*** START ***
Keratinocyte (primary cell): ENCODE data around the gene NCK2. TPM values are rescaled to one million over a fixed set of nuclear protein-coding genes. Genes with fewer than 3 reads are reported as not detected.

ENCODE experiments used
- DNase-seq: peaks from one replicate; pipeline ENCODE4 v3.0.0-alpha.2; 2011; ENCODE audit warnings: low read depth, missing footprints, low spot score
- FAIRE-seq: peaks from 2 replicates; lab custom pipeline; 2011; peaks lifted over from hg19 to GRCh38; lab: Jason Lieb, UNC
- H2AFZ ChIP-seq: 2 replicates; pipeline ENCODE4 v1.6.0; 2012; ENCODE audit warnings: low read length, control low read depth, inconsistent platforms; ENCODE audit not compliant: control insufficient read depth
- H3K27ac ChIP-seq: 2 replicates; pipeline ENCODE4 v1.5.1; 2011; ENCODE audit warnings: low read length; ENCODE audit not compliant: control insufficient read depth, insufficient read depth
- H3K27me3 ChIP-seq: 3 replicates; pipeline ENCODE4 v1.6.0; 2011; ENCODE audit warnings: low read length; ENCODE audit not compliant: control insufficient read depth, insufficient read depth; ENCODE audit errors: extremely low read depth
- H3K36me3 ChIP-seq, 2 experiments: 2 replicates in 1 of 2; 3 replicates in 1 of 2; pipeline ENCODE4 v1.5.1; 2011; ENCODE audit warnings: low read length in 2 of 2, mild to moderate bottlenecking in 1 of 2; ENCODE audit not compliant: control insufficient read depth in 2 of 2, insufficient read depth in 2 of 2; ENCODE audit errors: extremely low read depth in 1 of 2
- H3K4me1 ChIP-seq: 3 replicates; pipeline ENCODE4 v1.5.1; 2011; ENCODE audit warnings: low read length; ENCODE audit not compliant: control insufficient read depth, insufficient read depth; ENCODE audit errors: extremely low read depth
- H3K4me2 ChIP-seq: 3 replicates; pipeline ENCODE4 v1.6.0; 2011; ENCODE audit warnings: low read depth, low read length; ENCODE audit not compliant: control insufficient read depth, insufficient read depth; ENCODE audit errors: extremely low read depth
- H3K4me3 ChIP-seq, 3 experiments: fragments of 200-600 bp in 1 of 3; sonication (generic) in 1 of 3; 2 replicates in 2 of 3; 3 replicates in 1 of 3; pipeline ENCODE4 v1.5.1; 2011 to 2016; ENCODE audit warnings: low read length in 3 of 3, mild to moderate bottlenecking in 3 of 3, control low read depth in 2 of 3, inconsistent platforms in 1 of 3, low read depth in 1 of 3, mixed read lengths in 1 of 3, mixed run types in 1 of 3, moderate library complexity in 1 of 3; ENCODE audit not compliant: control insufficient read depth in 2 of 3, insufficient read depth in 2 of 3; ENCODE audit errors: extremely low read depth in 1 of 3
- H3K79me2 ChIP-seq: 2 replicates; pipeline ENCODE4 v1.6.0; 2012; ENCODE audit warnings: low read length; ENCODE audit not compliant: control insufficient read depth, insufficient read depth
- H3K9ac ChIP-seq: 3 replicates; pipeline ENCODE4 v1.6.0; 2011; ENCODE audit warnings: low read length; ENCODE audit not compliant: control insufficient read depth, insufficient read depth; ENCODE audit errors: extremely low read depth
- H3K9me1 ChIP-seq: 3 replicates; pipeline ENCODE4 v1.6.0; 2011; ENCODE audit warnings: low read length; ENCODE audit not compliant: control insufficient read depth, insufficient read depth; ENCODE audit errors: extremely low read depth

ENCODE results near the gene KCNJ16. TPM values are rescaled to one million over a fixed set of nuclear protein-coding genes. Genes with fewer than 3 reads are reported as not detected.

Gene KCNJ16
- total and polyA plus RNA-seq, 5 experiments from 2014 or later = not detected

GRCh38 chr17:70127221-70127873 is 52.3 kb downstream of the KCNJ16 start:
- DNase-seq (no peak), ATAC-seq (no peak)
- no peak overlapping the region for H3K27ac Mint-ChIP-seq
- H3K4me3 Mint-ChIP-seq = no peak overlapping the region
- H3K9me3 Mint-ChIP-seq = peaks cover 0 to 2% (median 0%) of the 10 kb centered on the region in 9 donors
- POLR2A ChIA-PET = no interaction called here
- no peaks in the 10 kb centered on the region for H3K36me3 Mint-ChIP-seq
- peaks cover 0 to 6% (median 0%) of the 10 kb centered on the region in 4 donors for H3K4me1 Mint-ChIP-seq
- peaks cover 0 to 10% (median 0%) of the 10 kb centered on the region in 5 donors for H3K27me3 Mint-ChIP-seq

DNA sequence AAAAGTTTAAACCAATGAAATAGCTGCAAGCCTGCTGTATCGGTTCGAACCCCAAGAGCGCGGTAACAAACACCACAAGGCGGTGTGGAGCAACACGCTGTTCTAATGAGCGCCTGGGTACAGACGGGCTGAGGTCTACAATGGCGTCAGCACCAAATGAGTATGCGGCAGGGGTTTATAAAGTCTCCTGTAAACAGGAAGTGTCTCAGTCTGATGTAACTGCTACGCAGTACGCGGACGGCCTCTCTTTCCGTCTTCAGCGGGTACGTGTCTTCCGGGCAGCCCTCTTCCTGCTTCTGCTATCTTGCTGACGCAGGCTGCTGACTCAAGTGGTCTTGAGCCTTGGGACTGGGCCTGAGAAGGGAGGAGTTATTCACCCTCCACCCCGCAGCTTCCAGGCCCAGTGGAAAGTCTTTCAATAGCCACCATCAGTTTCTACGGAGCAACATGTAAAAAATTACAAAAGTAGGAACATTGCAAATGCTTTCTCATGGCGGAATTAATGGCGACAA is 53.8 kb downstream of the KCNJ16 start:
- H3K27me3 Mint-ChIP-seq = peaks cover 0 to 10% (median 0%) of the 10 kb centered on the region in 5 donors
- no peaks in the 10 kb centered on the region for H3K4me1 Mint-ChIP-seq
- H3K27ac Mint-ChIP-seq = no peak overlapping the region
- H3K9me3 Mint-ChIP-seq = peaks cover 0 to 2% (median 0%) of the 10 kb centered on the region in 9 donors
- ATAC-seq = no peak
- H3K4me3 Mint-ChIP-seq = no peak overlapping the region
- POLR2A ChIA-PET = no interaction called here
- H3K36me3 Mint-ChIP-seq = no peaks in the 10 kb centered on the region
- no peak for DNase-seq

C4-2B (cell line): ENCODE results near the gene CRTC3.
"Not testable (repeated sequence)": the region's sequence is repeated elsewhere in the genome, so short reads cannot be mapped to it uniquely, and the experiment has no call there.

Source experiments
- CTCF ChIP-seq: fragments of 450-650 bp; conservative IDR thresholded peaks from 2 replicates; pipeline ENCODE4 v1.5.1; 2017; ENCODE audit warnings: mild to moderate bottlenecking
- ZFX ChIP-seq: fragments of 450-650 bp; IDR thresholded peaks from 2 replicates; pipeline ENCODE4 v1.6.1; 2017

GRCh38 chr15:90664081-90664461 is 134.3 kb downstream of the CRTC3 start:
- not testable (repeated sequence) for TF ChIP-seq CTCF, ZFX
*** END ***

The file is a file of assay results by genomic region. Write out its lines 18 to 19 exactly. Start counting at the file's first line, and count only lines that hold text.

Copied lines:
GRCh38 chr17:70127221-70127873 is 52.3 kb downstream of the KCNJ16 start:
- DNase-seq (no peak), ATAC-seq (no peak)